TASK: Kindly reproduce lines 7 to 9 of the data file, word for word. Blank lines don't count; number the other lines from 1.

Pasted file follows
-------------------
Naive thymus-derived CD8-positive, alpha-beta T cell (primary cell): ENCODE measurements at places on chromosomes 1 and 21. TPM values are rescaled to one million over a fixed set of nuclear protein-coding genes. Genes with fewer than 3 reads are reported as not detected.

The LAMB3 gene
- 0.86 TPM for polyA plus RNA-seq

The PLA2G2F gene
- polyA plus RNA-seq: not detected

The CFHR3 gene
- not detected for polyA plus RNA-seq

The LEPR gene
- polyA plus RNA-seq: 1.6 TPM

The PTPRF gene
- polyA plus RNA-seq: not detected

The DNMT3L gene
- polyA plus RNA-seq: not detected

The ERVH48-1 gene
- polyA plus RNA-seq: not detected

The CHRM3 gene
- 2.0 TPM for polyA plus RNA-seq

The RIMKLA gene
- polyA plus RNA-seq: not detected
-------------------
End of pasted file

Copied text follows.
- not detected for polyA plus RNA-seq

The LEPR gene
- polyA plus RNA-seq: 1.6 TPM